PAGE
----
Interestingly, I have positions in two of these shares already and am betting exactly that the shares are under-rated and due a positive correction in the near term. We also talked about LGEN in another thread, where our contributor,  has an interest

 

Of these 7 there are a few things to note:

  • MKS is down 10% over the prior 13 weeks
  • SBRY is strongly asset backed at only 0.86 of its tangible asset value
  • Both 3i and SSE are on strikingly low PE ratios

 

  • I think this provides an opportunity for further investor research:
  • What PE ratios do the competitors of 3i and SSE trade on, is there a sector anomaly that could be exploited?
  • Is MKS set for an easy 10% gain in the coming weeks (results imminent for Christmas period)
  • Is SBRY offering a quick 15% trade whilst its share price is selling for less than the per share asset backing?

 

Let me know any thoughts you might have – again, this is not advice but a chance to look into some techniques for valuing unloved shares and potentially exploiting anomalies in solid FTSE100 companies..

Is this useful? 

What would you do differently?

We could follow this on and look at mining for solid dividends another time..

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Well the news is starting to flow, so we can look at our trade ideas and establish if the calls made were indeed fortuitous.

 

Today (10 Jan 18) sees the release of SBRY trading statement Q3 covering the 15 weeks to 6 January 2018.

 

My assertion was SBRY had not benefited from the overall index move in the run-up to Christmas, but it was nonetheless a quality company and I was expecting positive news.

 

https://www.investegate.co.uk/sainsbury-j--plc--sbry-/rns/third-quarter-trading-statement/201801100700034219B/

 

I quite like the way this reads - especially for a retailer in the current climate of increased competition (Aldi, Lidl on the scene), inflation and rising input costs due to exchange rate movements.

The headline reads 

'strong Christmas week, with record sales, over 340,000 online grocery orders and stellar growth in Argos Fast Track delivery and collection. Online accounted for 20% of the Group's sales during the quarter'

 

SBRY is integrating the Argos acquisition and synergies from the Argos deal seem to be driving the benefits to the bottom line. EBITDA related synergies are expected to rise to £80m-£85m, and in turn this will result in 2017/18 underlying profit to be moderately ahead of published consensus. E.G. ahead of forecasts. Note 1 of the RNS tells us: 2017/18 UPBT consensus estimate of £559m, as published on 5 January 2018 on j.sainsbury.co.uk/investors/analyst.consensus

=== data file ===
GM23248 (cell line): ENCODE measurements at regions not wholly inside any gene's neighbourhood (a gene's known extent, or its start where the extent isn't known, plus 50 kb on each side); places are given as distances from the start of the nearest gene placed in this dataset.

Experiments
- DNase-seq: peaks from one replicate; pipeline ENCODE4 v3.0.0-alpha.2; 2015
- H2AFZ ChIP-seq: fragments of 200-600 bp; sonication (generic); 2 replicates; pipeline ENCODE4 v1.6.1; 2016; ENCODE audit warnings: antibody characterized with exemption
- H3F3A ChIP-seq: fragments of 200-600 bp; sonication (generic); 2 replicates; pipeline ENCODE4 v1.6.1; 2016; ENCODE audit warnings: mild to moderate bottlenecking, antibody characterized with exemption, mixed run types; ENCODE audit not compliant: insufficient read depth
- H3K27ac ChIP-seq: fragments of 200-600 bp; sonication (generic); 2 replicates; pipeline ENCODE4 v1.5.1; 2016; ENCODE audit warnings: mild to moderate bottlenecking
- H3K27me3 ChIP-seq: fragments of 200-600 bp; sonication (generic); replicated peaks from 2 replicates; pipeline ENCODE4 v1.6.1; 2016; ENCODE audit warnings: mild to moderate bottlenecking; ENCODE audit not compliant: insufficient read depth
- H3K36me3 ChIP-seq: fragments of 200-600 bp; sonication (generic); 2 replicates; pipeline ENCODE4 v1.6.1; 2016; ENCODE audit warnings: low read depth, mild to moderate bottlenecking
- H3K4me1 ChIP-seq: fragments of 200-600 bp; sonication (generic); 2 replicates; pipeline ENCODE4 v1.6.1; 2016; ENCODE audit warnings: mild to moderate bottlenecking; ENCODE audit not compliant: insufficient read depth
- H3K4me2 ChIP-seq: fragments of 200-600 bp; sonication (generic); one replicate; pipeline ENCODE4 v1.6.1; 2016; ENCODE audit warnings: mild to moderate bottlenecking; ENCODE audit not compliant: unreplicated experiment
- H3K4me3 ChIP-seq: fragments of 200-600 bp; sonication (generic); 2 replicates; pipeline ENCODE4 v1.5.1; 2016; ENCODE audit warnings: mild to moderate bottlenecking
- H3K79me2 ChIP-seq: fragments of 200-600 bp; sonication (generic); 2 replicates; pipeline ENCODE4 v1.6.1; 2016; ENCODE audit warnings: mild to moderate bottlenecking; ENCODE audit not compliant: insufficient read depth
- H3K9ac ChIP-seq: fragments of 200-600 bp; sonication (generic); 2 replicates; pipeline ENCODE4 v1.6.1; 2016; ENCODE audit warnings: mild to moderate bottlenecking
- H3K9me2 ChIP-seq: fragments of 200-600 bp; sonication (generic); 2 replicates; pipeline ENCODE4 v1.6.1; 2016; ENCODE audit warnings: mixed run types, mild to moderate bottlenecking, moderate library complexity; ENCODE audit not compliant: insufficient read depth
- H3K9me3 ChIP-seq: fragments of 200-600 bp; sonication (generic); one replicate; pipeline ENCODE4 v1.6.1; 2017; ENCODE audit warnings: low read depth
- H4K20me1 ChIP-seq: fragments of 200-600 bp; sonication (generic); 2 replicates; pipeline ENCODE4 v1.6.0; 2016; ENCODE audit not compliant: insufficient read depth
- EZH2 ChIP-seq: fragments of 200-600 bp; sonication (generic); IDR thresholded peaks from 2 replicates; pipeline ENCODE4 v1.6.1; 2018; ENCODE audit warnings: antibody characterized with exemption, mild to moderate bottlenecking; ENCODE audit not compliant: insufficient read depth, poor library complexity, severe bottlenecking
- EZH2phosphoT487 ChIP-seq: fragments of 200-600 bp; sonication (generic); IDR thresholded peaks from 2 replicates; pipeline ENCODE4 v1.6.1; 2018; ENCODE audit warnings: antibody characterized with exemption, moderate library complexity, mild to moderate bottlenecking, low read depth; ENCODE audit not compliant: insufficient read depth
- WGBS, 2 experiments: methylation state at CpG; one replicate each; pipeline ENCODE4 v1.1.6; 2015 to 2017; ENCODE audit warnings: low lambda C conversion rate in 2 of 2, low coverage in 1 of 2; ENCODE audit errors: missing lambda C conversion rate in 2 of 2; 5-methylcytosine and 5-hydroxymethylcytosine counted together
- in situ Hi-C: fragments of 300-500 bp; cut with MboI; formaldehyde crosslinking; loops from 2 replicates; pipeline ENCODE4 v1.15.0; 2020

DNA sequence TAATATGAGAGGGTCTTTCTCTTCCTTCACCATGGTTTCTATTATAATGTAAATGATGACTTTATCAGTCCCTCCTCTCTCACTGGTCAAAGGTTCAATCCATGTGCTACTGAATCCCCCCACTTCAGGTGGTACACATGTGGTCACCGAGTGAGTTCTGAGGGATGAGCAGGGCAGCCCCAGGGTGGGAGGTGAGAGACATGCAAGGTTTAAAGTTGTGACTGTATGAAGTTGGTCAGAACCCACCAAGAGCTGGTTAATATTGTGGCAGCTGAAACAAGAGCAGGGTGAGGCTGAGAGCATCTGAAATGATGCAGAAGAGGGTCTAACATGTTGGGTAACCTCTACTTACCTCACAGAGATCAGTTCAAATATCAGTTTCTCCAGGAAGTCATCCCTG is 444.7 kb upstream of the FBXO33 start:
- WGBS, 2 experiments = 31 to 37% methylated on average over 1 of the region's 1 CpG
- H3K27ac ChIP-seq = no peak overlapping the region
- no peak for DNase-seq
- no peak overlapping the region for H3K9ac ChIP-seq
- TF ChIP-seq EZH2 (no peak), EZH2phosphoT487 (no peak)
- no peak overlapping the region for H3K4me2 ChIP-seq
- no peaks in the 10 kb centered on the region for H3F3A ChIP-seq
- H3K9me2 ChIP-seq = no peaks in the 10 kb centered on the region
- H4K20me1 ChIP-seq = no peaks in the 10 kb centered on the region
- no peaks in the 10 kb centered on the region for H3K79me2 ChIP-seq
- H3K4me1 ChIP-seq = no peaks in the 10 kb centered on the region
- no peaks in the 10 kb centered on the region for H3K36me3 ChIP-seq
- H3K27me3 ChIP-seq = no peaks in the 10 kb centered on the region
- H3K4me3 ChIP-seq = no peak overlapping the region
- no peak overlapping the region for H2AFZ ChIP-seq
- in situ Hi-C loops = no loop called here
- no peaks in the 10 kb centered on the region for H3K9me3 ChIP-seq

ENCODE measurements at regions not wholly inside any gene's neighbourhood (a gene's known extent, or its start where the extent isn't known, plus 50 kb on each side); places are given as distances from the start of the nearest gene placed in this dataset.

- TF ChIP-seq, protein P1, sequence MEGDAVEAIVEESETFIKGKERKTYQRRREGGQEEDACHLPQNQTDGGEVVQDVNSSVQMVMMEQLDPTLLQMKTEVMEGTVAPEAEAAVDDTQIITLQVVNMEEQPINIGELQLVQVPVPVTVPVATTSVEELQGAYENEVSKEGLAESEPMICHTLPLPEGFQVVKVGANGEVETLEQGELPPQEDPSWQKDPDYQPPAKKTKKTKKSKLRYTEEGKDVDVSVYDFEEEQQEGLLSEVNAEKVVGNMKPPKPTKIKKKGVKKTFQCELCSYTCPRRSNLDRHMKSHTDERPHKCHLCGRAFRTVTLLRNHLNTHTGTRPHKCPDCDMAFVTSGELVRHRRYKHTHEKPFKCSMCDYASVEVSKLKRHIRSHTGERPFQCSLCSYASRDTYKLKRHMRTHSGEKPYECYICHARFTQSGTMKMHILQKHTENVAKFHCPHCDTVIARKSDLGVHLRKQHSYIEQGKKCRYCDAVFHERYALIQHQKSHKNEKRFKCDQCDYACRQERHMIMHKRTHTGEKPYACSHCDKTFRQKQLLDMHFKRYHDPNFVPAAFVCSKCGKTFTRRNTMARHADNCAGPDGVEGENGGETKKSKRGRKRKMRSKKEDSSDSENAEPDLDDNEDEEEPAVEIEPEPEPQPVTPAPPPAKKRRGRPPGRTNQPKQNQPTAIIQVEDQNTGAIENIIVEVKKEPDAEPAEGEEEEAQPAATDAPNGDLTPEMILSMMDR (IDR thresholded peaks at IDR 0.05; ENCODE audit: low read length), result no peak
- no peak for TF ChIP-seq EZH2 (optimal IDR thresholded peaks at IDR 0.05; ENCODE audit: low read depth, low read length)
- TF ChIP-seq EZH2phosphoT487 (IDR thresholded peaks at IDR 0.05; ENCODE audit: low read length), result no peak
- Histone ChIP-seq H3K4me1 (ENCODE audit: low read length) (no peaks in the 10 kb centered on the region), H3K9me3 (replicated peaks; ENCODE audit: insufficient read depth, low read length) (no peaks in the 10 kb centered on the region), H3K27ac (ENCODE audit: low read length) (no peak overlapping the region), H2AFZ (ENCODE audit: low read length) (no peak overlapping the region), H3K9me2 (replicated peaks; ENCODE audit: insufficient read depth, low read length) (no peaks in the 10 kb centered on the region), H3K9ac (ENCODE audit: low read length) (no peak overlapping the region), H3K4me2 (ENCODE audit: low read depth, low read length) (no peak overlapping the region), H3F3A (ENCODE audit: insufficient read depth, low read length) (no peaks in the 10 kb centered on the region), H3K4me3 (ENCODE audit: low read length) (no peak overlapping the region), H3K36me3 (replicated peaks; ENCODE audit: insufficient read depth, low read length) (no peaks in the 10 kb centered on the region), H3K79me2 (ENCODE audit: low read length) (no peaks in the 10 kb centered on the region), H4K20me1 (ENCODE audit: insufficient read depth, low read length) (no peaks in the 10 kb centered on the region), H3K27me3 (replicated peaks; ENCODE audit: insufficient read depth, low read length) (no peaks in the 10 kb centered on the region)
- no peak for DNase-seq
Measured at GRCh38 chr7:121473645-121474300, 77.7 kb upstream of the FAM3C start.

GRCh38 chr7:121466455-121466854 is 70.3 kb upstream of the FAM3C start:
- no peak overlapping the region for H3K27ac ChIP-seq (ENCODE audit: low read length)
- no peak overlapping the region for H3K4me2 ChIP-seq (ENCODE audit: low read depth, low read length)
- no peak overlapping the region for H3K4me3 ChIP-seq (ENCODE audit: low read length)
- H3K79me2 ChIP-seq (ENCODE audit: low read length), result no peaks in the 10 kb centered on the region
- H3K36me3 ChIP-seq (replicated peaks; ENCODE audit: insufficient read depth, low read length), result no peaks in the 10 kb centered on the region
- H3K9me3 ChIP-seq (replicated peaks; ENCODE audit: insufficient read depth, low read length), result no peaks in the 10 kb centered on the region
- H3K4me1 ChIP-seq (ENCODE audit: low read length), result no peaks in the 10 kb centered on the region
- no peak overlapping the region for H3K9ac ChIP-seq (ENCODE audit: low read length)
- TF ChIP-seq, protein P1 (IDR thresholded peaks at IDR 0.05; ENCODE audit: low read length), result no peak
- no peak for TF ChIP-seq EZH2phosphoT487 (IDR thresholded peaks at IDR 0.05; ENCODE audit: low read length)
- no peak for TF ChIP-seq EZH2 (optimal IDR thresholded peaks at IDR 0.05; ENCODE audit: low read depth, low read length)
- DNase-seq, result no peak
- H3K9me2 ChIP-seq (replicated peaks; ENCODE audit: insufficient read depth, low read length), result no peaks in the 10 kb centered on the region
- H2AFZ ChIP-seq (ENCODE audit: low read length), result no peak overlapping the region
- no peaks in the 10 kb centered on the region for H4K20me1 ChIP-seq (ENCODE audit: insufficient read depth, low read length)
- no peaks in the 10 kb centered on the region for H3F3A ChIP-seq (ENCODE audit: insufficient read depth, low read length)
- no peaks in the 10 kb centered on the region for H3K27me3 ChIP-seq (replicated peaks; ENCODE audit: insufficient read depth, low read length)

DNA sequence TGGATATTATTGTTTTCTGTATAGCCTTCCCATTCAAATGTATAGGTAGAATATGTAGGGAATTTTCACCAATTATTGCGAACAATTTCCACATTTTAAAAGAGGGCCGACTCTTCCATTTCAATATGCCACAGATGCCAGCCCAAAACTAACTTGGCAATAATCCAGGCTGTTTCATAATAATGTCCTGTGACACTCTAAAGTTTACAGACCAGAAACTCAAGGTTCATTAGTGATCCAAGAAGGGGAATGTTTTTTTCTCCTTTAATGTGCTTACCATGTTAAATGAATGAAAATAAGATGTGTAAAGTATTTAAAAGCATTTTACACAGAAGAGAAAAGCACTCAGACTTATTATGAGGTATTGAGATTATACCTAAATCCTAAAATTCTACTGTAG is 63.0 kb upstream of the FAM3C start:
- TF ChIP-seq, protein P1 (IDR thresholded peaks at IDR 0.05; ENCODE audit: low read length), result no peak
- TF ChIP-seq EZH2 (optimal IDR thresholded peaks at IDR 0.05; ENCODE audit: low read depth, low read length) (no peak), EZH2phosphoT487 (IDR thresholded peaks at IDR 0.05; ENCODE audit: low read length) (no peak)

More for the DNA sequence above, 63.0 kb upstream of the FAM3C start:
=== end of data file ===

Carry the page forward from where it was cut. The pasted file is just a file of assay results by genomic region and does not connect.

If PBT is expected to be 'moderately ahead' of £559m, I'll assume 'moderate' means 4%, raising the profit target for 17/18 to £581m.

 

This resets our EPS estimate to: 26-27p and at 251p gives a PE of 9.6.


Additionally, SBRYs three-year cost savings target of £500m is on track to achieve £185m  this year, exceeding our three-year target and forecast to exceed £500m by £40m, so their could yet be more surprises to the upside for this share.

 

Thoughts?

 

So the strategy seems to be working and the RNS reiterates four key areas of the business where [we] can differentiate ourselves

 

 

 

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On 7/12/2018 at 5:16 PM, Guest TinkerTrader said:

this is incredibly useful!

why doesn't this have a billion likes?

Thanks @TinkerTrader. I appreciate you reading my article. I get quite busy at times, however I will create something similar soon for dividend paying ideas. With the markets undergoing (potentially) a bit of turbulence then we might want to look at stocks that provide some level of income to switch into to ride out the storm! I might get chance this week..

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  • 6 months later...
  • 4 weeks later...

Example of a volume screener. 

@LoneStockTrader

Instead of looking for the next stock tip or subscribing to an expensive stock watchlist service, simply scan daily for stocks up on unusually high volume. Not all of those stocks will be big winners. But almost all big winners will appear in that list on the day they break out.

 

image.thumb.png.6d277ff6910f6369101c43ae1212feb7.png